So what do you want? Occasional limits when sharing or no RAPID at all
 

·
Registered
Joined
·
1,205 Posts
Discussion Starter #14
So what do you want? Occasional limits when sharing or no RAPID at all
Grant Shaps and National Grid to sort out a mess, but looking at the history of the current Government and the exam fiasco, that seems unlikely.
I was charging alongside the national motorway system, close to a msa where EH have a poor history of charging. The people who use EVs deserve to have a reliable and consistent charging service. 50kW chargers are standard fare and we should be able to receive this in paired situations.
How does this Government expect to keep EVs in motion and reduce fossil fuel use if they cannot supply adequate power.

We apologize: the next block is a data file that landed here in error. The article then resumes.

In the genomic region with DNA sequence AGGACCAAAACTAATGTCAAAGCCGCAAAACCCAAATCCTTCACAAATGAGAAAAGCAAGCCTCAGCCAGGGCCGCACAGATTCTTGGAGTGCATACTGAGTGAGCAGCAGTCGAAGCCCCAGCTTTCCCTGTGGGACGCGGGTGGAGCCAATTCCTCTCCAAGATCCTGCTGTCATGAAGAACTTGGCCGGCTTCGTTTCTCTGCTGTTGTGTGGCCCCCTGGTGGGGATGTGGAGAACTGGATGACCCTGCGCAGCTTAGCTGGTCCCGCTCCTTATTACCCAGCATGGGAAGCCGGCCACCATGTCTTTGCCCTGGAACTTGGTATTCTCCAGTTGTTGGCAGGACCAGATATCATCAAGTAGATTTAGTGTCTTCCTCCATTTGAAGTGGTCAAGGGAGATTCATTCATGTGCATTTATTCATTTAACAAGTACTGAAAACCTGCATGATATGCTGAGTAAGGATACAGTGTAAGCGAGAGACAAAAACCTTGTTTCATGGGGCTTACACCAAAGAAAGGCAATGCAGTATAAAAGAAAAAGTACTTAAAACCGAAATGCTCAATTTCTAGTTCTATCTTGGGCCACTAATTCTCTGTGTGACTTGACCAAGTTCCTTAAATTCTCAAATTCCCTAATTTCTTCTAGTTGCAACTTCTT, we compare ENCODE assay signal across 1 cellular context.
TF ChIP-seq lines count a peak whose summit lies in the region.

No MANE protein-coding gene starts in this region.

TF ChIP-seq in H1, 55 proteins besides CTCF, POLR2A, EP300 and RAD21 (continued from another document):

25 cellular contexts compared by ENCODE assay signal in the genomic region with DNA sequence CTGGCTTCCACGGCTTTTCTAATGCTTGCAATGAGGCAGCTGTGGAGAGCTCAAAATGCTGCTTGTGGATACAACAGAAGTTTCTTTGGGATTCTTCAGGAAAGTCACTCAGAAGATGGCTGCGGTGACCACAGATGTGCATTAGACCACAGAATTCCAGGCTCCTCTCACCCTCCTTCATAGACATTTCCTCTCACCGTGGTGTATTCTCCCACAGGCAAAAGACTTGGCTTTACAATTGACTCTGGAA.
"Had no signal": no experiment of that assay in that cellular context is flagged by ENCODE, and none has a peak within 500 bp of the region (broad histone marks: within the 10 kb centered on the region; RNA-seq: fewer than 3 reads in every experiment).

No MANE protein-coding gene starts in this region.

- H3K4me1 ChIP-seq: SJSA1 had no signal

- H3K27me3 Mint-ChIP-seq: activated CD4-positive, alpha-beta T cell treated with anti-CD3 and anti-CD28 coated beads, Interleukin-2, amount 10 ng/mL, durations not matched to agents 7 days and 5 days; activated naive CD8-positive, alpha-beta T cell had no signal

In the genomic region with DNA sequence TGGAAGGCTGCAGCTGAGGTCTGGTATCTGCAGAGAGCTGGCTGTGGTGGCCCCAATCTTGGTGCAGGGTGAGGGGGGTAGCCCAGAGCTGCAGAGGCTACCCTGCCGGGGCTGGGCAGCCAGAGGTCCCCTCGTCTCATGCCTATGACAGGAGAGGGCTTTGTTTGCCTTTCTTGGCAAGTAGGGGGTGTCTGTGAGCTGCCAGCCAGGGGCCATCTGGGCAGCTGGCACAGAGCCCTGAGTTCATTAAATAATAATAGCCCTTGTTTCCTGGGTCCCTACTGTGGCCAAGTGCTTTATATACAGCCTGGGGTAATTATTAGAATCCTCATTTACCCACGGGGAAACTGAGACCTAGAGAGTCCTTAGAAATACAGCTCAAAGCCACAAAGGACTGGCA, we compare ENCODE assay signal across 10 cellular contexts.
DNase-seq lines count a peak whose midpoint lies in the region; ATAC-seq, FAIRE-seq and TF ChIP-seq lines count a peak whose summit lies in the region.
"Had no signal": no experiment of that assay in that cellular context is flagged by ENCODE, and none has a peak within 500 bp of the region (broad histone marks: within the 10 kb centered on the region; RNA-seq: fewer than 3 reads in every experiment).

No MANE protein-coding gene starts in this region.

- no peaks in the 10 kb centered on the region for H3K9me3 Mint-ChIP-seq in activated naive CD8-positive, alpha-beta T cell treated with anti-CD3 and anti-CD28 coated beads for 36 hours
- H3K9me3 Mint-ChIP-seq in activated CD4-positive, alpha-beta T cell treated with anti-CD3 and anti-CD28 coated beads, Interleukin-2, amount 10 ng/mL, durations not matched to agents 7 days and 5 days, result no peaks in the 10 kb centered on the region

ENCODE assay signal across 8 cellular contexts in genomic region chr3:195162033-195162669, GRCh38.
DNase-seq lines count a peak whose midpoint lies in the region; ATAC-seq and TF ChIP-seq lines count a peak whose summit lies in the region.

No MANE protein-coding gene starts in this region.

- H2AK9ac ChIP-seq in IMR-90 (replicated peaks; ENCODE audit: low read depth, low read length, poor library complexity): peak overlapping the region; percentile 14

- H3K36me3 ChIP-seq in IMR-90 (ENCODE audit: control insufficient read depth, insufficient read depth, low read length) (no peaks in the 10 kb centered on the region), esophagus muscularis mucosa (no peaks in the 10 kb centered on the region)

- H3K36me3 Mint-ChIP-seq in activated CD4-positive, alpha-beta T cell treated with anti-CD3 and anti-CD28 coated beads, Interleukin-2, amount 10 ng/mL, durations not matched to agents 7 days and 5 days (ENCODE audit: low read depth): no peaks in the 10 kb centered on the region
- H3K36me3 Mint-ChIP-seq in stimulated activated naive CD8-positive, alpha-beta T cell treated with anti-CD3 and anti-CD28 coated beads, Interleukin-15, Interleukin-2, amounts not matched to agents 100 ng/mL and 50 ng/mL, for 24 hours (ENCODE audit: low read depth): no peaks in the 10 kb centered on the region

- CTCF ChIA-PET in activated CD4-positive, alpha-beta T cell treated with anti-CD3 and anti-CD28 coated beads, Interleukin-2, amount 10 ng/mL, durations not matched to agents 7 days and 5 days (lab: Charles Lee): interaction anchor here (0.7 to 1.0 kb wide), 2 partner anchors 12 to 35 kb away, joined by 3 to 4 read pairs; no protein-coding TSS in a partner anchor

·
Registered
Joined
·
3,160 Posts
IMO i wouldn't say poor design spec. The difference in cost as you up the power levels to a site that will rarely need 2*45kw provision is massive.
Better to get a smaller supply and load share when needed for those uber rare times. Its about scrimping the pennies and Polar are good with that when their network/units are working :D
 

·
Registered
Joined
·
926 Posts
It's unusual for both cars to arrive at the same time and it's therefore likely that one of the cars will have charged to a point where it would naturally throttle back the charging rate to protect the batteries. Hopefully the algorithm for allocating the current between the chargers is smart enough to fully utilise the available power.

The cars that can charge at 100 + kW will probably migrate to higher power chargers as they get installed freeing up the 50 kW chargers. If you have more range your more likely to be able to select where you charge rather than waiting until the battery is nearly empty.